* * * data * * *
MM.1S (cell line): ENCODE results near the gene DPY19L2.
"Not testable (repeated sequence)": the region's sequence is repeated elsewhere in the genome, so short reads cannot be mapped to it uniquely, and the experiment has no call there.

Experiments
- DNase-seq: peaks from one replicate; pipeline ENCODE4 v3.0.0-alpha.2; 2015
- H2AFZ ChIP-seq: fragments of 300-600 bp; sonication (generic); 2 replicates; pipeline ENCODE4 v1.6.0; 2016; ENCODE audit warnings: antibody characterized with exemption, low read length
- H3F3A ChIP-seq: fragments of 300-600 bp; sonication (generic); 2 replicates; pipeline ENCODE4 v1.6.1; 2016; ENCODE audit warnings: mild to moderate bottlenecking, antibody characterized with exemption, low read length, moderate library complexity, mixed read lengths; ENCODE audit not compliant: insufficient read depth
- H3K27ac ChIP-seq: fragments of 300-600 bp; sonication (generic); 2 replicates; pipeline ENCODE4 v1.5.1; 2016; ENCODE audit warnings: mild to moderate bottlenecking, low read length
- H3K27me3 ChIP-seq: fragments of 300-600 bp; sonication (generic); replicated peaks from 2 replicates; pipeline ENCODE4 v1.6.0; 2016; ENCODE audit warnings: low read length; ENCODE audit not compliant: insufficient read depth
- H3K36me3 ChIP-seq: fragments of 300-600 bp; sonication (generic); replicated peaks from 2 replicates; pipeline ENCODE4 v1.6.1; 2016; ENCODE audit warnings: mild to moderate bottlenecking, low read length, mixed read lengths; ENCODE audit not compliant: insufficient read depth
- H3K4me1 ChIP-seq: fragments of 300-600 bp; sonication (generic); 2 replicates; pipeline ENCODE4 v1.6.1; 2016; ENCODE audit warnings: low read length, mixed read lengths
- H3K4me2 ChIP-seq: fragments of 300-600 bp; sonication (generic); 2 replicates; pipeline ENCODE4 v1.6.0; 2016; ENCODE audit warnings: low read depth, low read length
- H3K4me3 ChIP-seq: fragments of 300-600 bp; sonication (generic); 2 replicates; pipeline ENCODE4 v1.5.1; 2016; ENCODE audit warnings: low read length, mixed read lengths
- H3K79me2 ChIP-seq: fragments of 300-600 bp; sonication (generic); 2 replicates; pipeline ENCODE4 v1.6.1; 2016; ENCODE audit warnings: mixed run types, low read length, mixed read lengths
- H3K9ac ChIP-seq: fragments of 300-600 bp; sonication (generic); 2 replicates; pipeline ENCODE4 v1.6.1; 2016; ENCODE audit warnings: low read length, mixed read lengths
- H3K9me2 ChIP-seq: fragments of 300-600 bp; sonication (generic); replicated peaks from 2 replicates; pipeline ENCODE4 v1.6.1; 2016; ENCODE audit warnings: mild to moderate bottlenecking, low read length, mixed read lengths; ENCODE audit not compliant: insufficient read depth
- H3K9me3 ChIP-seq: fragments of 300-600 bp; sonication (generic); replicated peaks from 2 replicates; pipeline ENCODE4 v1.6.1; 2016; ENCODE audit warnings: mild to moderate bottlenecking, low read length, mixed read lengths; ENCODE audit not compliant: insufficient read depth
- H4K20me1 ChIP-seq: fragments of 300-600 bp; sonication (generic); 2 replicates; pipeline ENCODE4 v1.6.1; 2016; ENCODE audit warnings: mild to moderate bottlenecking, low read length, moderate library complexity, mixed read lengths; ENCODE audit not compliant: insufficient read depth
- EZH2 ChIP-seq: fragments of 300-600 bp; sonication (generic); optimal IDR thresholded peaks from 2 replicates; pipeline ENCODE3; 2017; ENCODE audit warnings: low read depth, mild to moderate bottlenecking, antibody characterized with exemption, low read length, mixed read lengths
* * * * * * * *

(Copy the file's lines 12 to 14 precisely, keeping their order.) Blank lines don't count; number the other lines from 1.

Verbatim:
- H3K4me3 ChIP-seq: fragments of 300-600 bp; sonication (generic); 2 replicates; pipeline ENCODE4 v1.5.1; 2016; ENCODE audit warnings: low read length, mixed read lengths
- H3K79me2 ChIP-seq: fragments of 300-600 bp; sonication (generic); 2 replicates; pipeline ENCODE4 v1.6.1; 2016; ENCODE audit warnings: mixed run types, low read length, mixed read lengths
- H3K9ac ChIP-seq: fragments of 300-600 bp; sonication (generic); 2 replicates; pipeline ENCODE4 v1.6.1; 2016; ENCODE audit warnings: low read length, mixed read lengths